2011 21.1 2011 Policy & Legislative Update Issues, Legislation, And Other Conundrums To Keep Your Eye On In The Coming Year!
Tilth Producers works closely with these non-profit policy organizations to stay up-to-date on policy issues affecting small farms. Visit their web sites frequently for the most recent information.
- National Organic Coalition www.NationalOrganicCoalition.org
- WA Sustainable Food & Farming Network www.wsffn.org
- National Sustainable Agriculture Coalition www.sustainableagriculture.net
Calls, e-mail, and letters are important
We need your phone calls, e-mails and faxes to our elected officials to be heard, acknowledged, and considered.
November’s conference evaluations indicate that policy work is among your highest priorities for our organization. However, we don’t currently have staff hired to focus on policy work yet, (we’re working towards it!) and your individual communications with elected officials is critical to any effort we do.
Please follow up with the Action Alerts sent out. We really can and do make a difference!
Priorities at National Level
Here is our priority list along with a wee bit of good news. Our phone calls and letters have made a difference.
1. Food Safety Modernization Act
Our calls met with great success in the Senate as critical amendments (like the Tester Amendment) were included. As we go to press, the bill has been approved by both House and Senate.
This legislation impacts all of us and it is critical to stay vigilant as it moves from the House to Conference Committee to support those amendments that address the most egregious aspects of proposed legislation.
The National Sustainable Agriculture Coalition published a report with detailed recommendations, A Sustainable Agriculture Perspective on Food Safety. You can find on their web site. There are other proposed amendments to address training, protecting wildlife habitat, and using a science based focus rather than perceived risk in the proposed requirements.
What’s the Tester-Hagen Amendment?
(a) The amendment says that farmers who direct market more than 50% of their product to the consumer at the farm or at a retail location such as a farm stand or farmer’s market need not register with FDA.
(b) It provides a size appropriate and less costly alternative to Hazard Analysis and Critical Control Plans (HACCP) for farmers who:
- Market more than 50% of their products directly to consumers, stores or restaurants, and
- Have gross sales (direct and non-direct combined) of less than $500,000, and
- Sell to consumers, stores, or restaurants that are in-state or within 275 miles.
2. 2012 Farm Bill– We will continue to work with state and national partners to push for programs that support small and mid-size farms, including beginning farmer and rancher programs, organic certification cost-sharing, investing in research for organic farms and ranches, domestic marketing programs, limiting subsidies to large corporate agribusiness, promoting farm-to-school programs and healthy school meals, and provide services to rural communities.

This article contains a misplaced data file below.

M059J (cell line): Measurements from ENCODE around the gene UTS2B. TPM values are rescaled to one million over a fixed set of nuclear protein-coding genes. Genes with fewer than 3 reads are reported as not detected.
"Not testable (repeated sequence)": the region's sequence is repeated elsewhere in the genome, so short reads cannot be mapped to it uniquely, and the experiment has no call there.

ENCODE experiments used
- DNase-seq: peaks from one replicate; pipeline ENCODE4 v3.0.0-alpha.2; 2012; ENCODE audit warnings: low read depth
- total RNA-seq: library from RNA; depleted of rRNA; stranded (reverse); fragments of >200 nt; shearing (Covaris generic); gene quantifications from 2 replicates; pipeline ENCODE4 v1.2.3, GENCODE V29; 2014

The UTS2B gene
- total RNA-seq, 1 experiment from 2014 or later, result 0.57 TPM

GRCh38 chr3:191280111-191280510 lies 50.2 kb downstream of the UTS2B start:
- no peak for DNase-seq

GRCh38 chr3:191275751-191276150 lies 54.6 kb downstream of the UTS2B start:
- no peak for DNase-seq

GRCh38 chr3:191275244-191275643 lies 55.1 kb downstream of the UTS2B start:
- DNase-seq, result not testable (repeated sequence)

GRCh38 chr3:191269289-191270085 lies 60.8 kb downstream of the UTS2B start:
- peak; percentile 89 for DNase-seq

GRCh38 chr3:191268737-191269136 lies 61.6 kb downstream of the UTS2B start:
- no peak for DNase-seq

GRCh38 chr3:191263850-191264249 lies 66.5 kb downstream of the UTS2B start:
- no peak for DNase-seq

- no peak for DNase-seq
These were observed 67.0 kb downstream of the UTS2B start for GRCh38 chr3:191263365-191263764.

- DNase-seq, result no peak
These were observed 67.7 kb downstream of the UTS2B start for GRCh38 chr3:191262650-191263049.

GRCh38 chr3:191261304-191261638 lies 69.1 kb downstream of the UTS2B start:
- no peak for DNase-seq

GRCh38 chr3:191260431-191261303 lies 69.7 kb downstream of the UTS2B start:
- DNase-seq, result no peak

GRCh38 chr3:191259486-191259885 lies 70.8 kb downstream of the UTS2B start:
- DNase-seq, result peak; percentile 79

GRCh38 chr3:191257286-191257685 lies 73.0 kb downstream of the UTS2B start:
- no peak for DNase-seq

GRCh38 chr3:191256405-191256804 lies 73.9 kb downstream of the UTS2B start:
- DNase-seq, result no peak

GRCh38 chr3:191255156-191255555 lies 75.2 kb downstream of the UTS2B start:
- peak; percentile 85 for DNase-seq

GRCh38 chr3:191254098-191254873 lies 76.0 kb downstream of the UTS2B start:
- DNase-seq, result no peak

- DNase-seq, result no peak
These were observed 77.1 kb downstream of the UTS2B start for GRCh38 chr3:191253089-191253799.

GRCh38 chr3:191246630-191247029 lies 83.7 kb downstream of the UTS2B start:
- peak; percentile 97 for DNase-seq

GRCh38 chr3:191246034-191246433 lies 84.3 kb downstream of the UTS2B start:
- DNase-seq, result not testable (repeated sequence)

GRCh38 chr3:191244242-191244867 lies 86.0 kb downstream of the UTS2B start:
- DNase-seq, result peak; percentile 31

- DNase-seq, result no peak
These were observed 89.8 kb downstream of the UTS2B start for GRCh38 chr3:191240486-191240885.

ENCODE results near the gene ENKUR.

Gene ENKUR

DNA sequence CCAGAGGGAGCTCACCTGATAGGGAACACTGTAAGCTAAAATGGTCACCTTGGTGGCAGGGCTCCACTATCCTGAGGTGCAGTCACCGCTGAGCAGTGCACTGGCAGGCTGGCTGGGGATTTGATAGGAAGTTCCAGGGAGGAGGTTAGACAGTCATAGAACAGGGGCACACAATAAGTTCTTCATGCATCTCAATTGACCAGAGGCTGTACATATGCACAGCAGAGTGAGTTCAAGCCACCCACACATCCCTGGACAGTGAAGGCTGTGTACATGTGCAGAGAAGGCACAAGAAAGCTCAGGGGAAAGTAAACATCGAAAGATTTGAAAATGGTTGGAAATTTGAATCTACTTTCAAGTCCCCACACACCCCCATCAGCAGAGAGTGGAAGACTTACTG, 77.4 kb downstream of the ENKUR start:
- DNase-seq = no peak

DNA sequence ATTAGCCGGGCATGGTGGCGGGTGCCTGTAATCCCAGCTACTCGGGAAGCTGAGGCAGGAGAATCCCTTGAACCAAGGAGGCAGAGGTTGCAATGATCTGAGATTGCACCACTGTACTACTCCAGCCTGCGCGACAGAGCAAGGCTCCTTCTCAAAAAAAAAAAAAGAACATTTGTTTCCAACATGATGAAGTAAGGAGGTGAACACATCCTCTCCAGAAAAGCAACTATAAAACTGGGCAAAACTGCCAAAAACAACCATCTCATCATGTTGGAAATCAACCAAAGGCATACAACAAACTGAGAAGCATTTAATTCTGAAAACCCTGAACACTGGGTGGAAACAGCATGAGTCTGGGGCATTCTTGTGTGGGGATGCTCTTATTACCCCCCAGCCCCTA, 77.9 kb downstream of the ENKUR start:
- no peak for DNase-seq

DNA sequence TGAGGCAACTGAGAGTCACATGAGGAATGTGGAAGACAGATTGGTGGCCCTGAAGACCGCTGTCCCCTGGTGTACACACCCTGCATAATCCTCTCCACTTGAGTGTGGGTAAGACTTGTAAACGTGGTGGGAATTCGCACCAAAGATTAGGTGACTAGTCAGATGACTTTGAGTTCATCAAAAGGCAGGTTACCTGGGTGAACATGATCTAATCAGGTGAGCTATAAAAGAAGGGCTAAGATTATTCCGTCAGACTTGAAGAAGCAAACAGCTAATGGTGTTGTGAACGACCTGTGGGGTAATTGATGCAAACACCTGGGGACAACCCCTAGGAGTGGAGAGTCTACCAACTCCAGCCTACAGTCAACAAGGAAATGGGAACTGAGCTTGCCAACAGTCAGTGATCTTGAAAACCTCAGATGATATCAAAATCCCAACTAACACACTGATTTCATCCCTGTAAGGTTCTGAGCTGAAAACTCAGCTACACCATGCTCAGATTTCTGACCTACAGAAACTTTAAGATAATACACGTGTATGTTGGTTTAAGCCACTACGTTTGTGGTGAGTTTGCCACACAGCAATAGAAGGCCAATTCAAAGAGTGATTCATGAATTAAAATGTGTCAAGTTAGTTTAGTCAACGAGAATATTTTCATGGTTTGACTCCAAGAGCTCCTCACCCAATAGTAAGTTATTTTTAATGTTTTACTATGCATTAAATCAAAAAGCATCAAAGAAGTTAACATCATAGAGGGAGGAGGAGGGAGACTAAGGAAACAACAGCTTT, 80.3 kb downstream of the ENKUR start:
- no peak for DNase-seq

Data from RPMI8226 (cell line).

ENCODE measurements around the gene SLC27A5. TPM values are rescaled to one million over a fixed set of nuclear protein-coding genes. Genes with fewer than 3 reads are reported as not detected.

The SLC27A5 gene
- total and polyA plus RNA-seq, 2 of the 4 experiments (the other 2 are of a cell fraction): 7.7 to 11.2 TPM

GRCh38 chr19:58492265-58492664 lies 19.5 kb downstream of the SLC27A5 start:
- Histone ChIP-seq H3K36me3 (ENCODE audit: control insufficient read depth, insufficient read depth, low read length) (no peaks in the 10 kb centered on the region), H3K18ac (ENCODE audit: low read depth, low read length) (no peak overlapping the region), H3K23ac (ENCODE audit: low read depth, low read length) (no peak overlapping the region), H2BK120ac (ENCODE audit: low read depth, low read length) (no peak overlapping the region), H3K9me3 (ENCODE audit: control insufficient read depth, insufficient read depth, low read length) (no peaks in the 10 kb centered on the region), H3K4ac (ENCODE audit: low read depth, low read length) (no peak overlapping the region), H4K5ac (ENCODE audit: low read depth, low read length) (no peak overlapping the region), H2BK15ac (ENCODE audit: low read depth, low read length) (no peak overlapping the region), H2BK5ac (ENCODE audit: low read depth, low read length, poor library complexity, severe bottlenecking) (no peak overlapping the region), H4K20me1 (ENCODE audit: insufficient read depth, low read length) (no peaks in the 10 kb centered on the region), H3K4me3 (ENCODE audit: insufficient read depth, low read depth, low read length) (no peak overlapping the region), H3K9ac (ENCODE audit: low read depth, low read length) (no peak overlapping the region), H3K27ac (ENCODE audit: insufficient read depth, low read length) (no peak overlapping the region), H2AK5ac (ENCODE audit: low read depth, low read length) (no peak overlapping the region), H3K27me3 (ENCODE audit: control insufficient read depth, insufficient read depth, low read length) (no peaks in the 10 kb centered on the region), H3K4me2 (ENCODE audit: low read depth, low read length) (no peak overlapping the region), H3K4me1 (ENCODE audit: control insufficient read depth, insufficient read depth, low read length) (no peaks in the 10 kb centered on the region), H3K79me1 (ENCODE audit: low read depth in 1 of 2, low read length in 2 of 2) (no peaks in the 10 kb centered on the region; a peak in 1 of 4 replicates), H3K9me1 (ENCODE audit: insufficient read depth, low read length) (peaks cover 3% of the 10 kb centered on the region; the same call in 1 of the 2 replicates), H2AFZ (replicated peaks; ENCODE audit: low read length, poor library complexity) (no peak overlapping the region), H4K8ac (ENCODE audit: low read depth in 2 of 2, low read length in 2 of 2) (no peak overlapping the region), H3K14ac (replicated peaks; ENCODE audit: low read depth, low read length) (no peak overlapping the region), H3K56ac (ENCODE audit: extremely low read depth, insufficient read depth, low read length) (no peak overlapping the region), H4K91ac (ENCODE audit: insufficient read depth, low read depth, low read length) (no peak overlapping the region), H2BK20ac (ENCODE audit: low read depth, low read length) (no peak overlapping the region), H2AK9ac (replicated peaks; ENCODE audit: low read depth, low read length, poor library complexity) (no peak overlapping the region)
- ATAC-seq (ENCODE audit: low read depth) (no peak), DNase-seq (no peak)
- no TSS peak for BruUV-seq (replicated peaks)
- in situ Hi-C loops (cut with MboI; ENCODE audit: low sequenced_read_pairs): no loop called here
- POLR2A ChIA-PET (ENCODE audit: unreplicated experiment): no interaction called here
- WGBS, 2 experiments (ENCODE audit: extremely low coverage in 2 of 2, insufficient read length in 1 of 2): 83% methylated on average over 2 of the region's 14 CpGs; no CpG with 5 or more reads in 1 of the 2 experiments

We’ll be following up with small gains made in the last farm bill and will need your phone calls at critical junctures along the way.
3. GMOs – One recent success was the court injunction finding EPA negligent in evaluating the environmental impacts of GMOs off site. To this end, a November 2010 ruling required the physical destruction of all GMO sugar beet stecklings (overwintered plants set out in spring and used to grow seed in the biennial crop) by Dec. 6. An appeal by Monsanto brought about a stay of the destruction order until at least Feb. 28, 2011.
The stecklings had been planted despite an earlier ruling prohibiting the further planting of any GMO sugar beet seeds
pending completion of an Environmental Impact Statement by the USDA, a process expected to take two years. The crop had been deregulated under the Bush Administration, a decision overturned after environmental groups challenged it in court.
GMO sugar beets account for 95 percent of those being grown in the US, according to USDA figures, with beet sugar providing about half of the total US sugar supply.
This is an extremely controversial issue not only for sugar beet producers, but for anyone concerned about the proliferation of GMO seed stocks in the environment.
Priorities at the State Level
As you can see, there are so many critical issues being decided in Washington, we’re forced to list them in table form!
Take the time to learn what’s going on, and when you get an Action Alert e-mail, you’ll be able to respond quickly and knowledgeably.
We know from experience every single note, e-mail, call, etc. is noted by elected officials; and that you folks have been making a difference! Keep it up—we can change the world!
Tags: 2012 Farm Bill, Amendment, Conference, Food Policy, GMOs, Legislation, Policy, Senate, Tester-Hagen Amendment